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Franz Kafka
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Franz Kafka

Franz Kafka (July 3, 1883 - June 3, 1924), was a novelist who was born and lived in Prague, Bohemia, which was then part of the Austro-Hungarian Empire. He is by English speakers generally considered neither a Czech author, since he wrote exclusively in German, nor a German author since he spent almost his entire life in Bohemia.

Table of contents
1 Kafka's Works
2 Biography
3 Kafka in Film and Cinema
4 Bibliography
5 See also
6 External Links

Kafka's Works

Kafka's writing is noted for its dark tone, language, and themes of alienation and persecution. His most famous works include the short stories The Metamorphosis, A Hunger Artist, and novels The Trial, Amerika, and The Castle.

Biography

Kafka was born July 3, 1883, into a middle class German-speaking Jewish family in Prague. His father was the Galanteriewaren merchant Hermann Kafka (1852-1931) and his mother was Julie Kafka, née Löwy (1856-1934). He learned Czech as a child, and spoke it fluently throughout his life. From 1889 to 1893, Franz Kafka attended the Deutsche Knabenschule at Fleischmarkt in Prague and finished his Abitur in 1901. He went on to study law, and obtained his law degree in 1906, then worked for an insurance agency. He began writing on the side. In 1917 he began to suffer from tuberculosis, which would require frequent convalescence during which he was supported by his family.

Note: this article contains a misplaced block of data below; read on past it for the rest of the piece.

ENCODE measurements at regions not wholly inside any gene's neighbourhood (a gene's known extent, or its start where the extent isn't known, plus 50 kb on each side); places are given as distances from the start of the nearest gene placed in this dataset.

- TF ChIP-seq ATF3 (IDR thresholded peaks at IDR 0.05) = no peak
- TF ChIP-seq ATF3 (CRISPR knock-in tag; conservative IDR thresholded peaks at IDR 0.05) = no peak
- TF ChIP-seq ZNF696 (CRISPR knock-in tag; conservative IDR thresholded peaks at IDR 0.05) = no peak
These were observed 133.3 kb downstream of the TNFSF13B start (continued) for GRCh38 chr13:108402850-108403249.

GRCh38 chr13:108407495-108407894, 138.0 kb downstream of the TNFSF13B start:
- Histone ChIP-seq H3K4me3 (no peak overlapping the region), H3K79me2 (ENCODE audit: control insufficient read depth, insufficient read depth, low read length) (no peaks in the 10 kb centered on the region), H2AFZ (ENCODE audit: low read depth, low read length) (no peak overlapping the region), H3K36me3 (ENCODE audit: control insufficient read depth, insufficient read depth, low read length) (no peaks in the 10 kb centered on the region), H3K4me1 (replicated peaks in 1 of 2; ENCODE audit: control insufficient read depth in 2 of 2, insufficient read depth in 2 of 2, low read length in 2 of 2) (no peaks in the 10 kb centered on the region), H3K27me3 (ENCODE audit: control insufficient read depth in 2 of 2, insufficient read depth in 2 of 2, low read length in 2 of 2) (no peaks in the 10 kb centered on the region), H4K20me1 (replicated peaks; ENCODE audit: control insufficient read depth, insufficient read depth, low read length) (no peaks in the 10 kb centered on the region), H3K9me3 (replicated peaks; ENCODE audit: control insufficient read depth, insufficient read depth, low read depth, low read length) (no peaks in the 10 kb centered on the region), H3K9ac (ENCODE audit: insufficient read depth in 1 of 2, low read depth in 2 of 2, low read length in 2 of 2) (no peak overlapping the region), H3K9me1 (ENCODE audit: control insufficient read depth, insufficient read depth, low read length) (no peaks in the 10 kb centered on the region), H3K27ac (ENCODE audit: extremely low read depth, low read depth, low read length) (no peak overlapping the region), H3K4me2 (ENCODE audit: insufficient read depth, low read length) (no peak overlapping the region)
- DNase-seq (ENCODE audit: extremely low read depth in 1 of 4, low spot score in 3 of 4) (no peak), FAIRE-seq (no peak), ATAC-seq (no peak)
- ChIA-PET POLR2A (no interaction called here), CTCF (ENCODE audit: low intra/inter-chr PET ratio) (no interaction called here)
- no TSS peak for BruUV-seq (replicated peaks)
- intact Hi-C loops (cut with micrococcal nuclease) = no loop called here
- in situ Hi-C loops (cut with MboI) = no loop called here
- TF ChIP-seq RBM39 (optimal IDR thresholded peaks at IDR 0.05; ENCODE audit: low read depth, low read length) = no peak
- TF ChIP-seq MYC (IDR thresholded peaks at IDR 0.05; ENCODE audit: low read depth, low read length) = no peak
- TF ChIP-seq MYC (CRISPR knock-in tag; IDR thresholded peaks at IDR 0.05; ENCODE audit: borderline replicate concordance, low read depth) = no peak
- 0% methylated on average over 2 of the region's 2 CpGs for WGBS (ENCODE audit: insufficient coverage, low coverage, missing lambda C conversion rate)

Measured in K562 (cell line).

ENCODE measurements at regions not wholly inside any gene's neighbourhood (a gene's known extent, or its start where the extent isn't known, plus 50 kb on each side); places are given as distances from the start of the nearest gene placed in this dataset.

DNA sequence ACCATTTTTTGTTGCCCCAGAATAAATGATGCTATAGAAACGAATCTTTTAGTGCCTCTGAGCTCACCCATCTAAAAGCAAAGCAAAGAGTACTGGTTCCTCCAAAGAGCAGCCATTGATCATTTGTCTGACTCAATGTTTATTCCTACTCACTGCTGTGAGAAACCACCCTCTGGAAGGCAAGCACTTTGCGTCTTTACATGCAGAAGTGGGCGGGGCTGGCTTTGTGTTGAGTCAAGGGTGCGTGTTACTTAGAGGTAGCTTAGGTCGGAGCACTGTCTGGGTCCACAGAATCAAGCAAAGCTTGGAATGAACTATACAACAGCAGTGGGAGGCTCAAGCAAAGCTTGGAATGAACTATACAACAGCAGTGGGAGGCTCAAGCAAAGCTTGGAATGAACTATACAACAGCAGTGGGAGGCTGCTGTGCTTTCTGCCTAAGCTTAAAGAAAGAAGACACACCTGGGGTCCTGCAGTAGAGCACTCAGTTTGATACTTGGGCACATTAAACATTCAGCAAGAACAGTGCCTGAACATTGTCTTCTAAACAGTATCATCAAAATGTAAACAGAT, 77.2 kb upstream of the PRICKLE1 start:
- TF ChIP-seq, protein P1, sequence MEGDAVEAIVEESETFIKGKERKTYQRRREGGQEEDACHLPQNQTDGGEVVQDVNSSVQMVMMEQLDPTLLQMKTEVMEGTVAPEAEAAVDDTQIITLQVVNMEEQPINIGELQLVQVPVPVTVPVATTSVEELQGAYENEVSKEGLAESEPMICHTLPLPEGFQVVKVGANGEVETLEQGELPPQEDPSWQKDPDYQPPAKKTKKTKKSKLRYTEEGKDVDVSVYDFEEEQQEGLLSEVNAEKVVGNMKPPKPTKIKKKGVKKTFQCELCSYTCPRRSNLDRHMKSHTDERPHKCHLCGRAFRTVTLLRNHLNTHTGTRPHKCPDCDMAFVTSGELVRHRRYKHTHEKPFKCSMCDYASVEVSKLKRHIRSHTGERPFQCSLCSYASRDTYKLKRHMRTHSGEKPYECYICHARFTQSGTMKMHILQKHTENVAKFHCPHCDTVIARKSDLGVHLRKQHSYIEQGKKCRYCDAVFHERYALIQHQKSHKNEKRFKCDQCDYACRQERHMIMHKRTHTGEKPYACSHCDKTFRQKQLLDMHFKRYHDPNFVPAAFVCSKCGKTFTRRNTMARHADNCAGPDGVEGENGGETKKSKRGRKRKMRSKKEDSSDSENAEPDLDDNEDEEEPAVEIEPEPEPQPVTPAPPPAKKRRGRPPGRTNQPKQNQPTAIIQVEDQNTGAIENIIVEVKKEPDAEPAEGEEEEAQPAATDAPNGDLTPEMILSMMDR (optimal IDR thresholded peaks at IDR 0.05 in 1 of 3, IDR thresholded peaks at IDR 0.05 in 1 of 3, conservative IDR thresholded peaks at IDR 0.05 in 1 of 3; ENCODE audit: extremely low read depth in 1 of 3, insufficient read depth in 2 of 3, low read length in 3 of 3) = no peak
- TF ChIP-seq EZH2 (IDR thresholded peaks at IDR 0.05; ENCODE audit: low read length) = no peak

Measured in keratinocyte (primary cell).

Kafka's relationship with his domineering father is an important theme in his writing. In 1923 he briefly moved to Berlin in the hope of distancing himself from his family's influence to concentrate on his writing. His tuberculosis worsened; he returned to Prague, then went to a sanatorium near Vienna for treatment, where he died on June 3, 1924. His body was brought back to Prague where he was buried June 11, 1924 in the New Jewish Cemetery in Prague-Zizkov.

Kafka published only a few short stories during his lifetime, a small part of his work, and consequently his writing attracted little attention until after his death. Before dying, he instructed his friend and literary executor Max Brod, to destroy all of his manuscripts and ensure that they never saw the light of day. His lover Dora Dymant faithfully destroyed the manuscripts that she had, but Brod did not follow Kafka's instructions and oversaw the publication of most of his work, which soon began to attract attention and critical regard. All his published works were written in German.

Kafka in Film and Cinema

Bibliography

Short Stories

Novels

See also

External Links